Answering parents most frequently asked questions about Instagram
Instagram is a site that we see a lot of parents and carers asking questions about, whether these are about age limits and reporting or what the latest ‘insta’ slang is. In this blog, we answer some of the burning questions you may have about Instagram.
We know that social media services are popular with young people of all ages. Parents have an important role in helping prepare their children to go online before they start to use social media platforms. Together you can look at the key things they need to know about staying safe online, critical thinking, and the safety settings that are available to them. If you need any advice on this, read our blog on setting up social media profiles together.
Does it matter that my 11 year old is on Instagram?
When looking at age restrictions on social media, a question we get asked a lot by both young people and adults is ‘why does it even matter that someone has lied about their age to get an account?’.
Over the years our advice about age restrictions has remained the same: is that it’s always better to wait until the required age to join any social media service, game or website. Age restrictions on these sites have two key roles: privacy and safety.
- Privacy: The reason most social media services use an age limit of 13 is due to a law called COPPA. This law states that any organisations or people operating online services (including social media services) are not allowed to collect the personal information of anyone under the age of 13 without parental permission.
- Safety: Some services offer additional protection for users who are registered as under 18 and, by supplying a fake age, young people can potentially lose some of this protection. Young people also risk being exposed to content which is intended for older users when they use sites that are not designed for people their age.
It’s also important to note that if a service finds out a user is underage then they may delete the user’s account and any content which has been shared. This is to protect both the user and the company that run the site.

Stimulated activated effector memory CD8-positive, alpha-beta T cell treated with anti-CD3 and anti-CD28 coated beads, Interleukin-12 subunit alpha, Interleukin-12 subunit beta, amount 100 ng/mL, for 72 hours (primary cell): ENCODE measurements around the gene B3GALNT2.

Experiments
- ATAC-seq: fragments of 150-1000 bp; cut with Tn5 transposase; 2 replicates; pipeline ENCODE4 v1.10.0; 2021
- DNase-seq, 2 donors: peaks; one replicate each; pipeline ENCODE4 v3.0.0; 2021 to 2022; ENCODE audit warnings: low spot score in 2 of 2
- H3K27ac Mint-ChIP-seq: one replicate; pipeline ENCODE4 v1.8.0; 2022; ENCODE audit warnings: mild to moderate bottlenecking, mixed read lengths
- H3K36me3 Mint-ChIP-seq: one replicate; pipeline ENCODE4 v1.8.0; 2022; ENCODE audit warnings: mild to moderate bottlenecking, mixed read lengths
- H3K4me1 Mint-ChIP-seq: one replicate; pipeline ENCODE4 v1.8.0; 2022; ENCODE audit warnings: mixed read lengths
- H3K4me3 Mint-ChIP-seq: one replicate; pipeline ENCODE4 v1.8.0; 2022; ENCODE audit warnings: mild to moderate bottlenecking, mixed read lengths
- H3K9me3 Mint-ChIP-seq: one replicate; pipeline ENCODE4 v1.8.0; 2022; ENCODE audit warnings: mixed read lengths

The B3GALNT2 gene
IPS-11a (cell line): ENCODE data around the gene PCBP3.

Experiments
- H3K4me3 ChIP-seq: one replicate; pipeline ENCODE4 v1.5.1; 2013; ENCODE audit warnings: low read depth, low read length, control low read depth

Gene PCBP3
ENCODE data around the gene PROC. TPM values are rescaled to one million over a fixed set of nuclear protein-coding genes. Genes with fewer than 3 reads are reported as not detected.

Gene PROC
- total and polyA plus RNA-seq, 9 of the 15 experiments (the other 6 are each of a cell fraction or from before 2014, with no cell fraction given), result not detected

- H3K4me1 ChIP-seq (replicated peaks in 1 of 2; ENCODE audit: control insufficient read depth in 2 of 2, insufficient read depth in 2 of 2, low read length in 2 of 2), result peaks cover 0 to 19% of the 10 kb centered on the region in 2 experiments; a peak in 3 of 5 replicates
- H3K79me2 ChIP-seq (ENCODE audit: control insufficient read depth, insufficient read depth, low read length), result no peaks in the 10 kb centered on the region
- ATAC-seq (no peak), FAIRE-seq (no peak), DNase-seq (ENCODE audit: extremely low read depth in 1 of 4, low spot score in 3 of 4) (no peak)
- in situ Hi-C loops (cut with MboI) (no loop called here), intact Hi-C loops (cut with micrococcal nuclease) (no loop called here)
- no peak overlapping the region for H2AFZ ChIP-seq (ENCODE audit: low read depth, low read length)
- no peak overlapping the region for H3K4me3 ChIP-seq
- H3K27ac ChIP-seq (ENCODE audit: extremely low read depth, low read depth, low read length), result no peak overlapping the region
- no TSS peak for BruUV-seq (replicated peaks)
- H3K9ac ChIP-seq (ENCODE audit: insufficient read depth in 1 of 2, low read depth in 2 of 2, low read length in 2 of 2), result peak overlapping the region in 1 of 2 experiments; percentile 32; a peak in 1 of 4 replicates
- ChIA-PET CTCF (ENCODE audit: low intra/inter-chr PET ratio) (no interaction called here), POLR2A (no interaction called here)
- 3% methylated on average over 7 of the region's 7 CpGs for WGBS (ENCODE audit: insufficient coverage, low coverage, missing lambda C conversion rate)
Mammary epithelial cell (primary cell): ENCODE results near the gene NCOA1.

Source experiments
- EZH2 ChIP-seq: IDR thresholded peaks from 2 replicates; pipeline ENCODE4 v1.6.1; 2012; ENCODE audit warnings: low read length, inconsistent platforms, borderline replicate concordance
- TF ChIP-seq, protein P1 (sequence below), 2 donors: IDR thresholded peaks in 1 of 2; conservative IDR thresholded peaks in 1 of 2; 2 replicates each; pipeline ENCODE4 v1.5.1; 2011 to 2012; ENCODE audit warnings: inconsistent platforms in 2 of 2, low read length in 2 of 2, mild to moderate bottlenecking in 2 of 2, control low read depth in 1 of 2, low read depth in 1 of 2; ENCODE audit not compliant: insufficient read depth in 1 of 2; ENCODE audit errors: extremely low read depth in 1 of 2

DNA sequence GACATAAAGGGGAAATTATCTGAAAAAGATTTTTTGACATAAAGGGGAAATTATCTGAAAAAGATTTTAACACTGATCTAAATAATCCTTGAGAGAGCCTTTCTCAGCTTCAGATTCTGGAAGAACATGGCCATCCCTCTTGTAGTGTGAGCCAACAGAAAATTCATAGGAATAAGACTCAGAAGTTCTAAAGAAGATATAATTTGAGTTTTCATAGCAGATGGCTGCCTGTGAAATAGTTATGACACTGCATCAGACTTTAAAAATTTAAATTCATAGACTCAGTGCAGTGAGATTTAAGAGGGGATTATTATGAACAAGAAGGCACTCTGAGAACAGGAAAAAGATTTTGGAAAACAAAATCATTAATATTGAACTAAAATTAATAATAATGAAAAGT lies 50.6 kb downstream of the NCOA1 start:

My child has created an account without me knowing, what can I do?
Our key piece of advice in situations like this is to get curious, not furious. Use this as an opportunity to ask some key questions about Instagram and what your child has been doing on it.
It’s also important not to confiscate the device straight away, as many young people tell us that the reason they don’t tell their parents about a problem online is due to worrying that they will take their phone, tablet or access to the internet away. Ensure that your child feels they can come to you without the fear of judgement or punishment if anything worries or upsets them online.
Once you have had this conversation you can move on to the next steps, whether that is deleting the account or working together to ensure your child is safe online.
Why not take a look at the app together? Take time to review the profile they have set up and discuss whether their privacy settings and the content they post are appropriate. This can be a good chance to discuss why they want an Instagram account, and gives you time to explain why it may not be suitable for them to do so.
It’s also key to be prepared to hear the argument of ‘everyone else is on it’. As children get older, it can seem like the most important thing to be on each new site or app that is available and children can sometimes feel like they’re the only one who’s being left out. However, it can be helpful for parents to dig a little deeper.
Remember that just because everyone at school is talking about a site (such as Instagram), it doesn’t necessarily mean that they are all using it. Try talking to other parents and asking if their children are using it. It’s easy for these kind of things to get exaggerated and you may find that far fewer of your children’s classmates are actually using it than it may have initially appeared.
If you decide to delete their profile, Instagram has created this step by step guide on how to do so. If your child has a lot of content on their account that they may want access to once you decide as a family that the time is right, you can also temporarily disable the account.
Creating a Family Agreement can also be a great way to share your expectations around internet use with your children. You can explore which apps they are allowed to use, set expectations around how they set up profiles and even set a date when this will be reviewed by all of your family.
How can I talk to my child about what they post on Instagram?